In a bigger sense, this is a predictable step in coming of age. She left her brother to go to school, and therefore made a friend outside of the home. That happened because she turned 5 (or 4? Whenever school starts in India). Now she is turning 16 (or 18? whenever you take your exams in India), and so it is inevitable that marriage is going to enter the life of someone close to her, and therefore her life. Which is what happens.
Meanwhile, Siddharth gets much much less of a backstory. He is in London, his family is rich, his father (Prakash Raj!) is more of a friend than a father, his mother is bossy and distant. Siddharth himself is all about partying on boats and wearing cool clothes. But also about openly sobbing and hugging his father at the airport when they are about to be separated for the first time. This marriage is also the first time marriage is entering Siddharth’s life, Trisha’s friend is his cousin. And although it is handled a little more humorously, this marriage also means that Siddharth is leaving his home, getting away from his father who treats him like a friend, and all his fun-time friends, and back to India.
Of course, shy village girl Trisha and wealthy international Siddharth immediately dislike each other. That part is predictable, the teasing and practical jokes, and then the slow turn towards friendship, and finally love. The details are neat, Siddharth fixing the toy horse her brother gave her when it breaks and dressing it up like a groom’s horse, the two of them holding hands, and then progressing to hugging, and confessing their love.
But what I am more interested is how the rest of the household reacts. First, Trisha’s friend (Siddharth’s cousin) is quick to see what is happening, and approves of it. She is in an odd position, as Trisha’s friend and sponsor in the household, and Siddharth’s cousin who he hasn’t seen since childhood. By family, she is closer to Siddharth. But in reality, she is closer to Trisha. Where I really noticed it is when Siddharth has to “rescue” her. His cousin doesn’t ask for his help, she talks to Trisha, and it is Trisha who brings in Siddharth. Trisha argues that Siddharth was the only one she could talk to, because he is family but also their age. Which makes sense, and is an interesting statement about these “children” trying to fight there way to independence and adulthood. But is also a sweet way of showing how Trisha already trusts Siddharth, even while she is still officially mad at him.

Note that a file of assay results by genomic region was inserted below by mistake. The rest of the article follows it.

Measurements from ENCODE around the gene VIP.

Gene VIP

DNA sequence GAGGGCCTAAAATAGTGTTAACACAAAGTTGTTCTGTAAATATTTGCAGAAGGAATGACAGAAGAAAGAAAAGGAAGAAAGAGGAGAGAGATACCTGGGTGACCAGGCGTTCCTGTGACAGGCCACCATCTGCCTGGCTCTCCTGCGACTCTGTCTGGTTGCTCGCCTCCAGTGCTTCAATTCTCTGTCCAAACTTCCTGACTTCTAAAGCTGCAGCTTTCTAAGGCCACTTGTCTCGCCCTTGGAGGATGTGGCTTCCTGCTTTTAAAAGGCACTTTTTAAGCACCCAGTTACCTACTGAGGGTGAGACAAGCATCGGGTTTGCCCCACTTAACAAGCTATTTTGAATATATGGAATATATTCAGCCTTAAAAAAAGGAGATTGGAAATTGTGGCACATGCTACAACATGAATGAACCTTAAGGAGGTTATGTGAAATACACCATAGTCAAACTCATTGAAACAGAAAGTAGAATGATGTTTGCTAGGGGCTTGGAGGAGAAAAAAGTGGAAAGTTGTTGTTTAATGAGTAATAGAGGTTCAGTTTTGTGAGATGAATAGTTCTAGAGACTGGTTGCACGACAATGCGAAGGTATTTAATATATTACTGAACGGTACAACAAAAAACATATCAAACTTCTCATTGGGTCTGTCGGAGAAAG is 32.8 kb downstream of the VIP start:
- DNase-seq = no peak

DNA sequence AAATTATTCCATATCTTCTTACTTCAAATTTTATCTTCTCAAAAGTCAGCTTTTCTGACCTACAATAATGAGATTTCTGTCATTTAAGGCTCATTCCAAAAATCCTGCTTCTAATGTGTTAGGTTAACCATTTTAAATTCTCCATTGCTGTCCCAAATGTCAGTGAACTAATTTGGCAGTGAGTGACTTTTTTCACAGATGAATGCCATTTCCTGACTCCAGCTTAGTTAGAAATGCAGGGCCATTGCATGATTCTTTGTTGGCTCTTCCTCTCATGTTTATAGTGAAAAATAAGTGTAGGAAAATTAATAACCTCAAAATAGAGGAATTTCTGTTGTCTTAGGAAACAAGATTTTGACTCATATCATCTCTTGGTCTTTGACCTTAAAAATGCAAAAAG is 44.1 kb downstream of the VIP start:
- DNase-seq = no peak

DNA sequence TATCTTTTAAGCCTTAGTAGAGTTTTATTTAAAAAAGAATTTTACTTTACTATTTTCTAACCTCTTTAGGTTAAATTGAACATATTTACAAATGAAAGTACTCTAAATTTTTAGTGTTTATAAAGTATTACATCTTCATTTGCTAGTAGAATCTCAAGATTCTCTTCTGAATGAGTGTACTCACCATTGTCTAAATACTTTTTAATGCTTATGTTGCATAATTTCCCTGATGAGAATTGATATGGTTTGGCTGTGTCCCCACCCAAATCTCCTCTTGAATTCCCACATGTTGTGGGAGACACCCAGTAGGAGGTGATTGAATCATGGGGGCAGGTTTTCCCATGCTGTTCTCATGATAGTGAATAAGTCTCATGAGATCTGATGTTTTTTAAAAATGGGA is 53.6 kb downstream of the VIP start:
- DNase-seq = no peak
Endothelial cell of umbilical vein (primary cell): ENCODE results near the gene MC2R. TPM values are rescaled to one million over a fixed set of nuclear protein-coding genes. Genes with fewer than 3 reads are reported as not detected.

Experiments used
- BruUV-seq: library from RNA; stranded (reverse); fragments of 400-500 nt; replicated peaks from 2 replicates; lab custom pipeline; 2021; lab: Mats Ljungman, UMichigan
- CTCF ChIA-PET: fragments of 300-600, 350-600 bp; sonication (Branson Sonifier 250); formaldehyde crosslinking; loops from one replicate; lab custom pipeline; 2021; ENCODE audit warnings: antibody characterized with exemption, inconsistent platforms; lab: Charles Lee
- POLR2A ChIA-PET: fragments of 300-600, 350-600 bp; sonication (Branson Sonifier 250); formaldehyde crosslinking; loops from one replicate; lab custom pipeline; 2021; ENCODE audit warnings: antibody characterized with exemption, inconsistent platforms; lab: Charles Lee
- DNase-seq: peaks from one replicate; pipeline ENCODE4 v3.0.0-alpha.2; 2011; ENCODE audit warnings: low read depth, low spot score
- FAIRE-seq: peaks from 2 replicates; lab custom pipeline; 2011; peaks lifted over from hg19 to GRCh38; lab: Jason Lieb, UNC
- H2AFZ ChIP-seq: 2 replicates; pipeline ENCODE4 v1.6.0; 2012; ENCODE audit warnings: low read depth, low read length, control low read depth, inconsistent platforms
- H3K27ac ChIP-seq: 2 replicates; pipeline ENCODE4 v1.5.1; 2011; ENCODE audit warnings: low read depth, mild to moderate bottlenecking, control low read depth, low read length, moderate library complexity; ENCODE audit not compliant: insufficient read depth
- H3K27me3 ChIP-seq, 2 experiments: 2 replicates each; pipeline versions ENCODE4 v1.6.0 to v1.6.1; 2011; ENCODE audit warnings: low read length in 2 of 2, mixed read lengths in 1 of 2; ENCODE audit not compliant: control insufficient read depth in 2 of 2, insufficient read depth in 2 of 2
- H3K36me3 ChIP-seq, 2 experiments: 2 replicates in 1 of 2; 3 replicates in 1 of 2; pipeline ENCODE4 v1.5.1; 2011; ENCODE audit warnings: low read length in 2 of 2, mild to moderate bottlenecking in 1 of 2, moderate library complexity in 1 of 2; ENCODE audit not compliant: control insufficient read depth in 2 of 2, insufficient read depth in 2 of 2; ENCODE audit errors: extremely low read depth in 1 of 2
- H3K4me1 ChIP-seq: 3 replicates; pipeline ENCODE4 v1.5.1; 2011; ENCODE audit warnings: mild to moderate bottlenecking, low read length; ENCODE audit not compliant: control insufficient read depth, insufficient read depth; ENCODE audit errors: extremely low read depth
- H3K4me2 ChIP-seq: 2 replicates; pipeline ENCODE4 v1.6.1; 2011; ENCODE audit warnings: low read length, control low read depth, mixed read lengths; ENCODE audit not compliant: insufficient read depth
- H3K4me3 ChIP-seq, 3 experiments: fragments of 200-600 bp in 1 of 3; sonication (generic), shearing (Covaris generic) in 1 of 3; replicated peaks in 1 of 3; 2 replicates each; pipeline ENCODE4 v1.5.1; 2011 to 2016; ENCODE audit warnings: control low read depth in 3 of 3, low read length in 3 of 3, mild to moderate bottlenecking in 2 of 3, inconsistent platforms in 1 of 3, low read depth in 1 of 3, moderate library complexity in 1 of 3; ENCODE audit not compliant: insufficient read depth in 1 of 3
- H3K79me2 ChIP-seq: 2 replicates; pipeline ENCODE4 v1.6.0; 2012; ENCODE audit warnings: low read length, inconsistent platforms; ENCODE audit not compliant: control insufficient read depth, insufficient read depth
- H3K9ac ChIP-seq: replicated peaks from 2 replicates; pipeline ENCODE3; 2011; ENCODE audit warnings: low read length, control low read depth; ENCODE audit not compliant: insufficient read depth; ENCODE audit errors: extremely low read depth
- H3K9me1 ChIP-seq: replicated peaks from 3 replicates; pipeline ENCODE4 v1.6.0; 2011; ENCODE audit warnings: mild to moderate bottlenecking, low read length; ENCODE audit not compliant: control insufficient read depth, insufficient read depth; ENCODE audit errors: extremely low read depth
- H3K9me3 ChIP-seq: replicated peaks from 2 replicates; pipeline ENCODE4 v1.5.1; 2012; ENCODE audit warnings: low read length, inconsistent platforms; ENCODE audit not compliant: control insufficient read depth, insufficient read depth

I also really like how the “other woman” is handled. It’s kind of similar to Maine Pyar Kiya, the obviously sexual woman is also obviously unpleasant to the hero. Ew, yuch, why would he want to spend time with her! But the difference is, in this film, Trisha and he are in the middle of a practical joke war, and yet they both also understand how unpleasant the “other woman” is. To the point that Trisha uses her as a weapon against Siddharth, because who would ever want to spend time with some woman in short skirts who keeps rubbing against you? That’s just gross! Siddharth and Trisha, despite their different backgrounds, have the same discomfort with sexuality.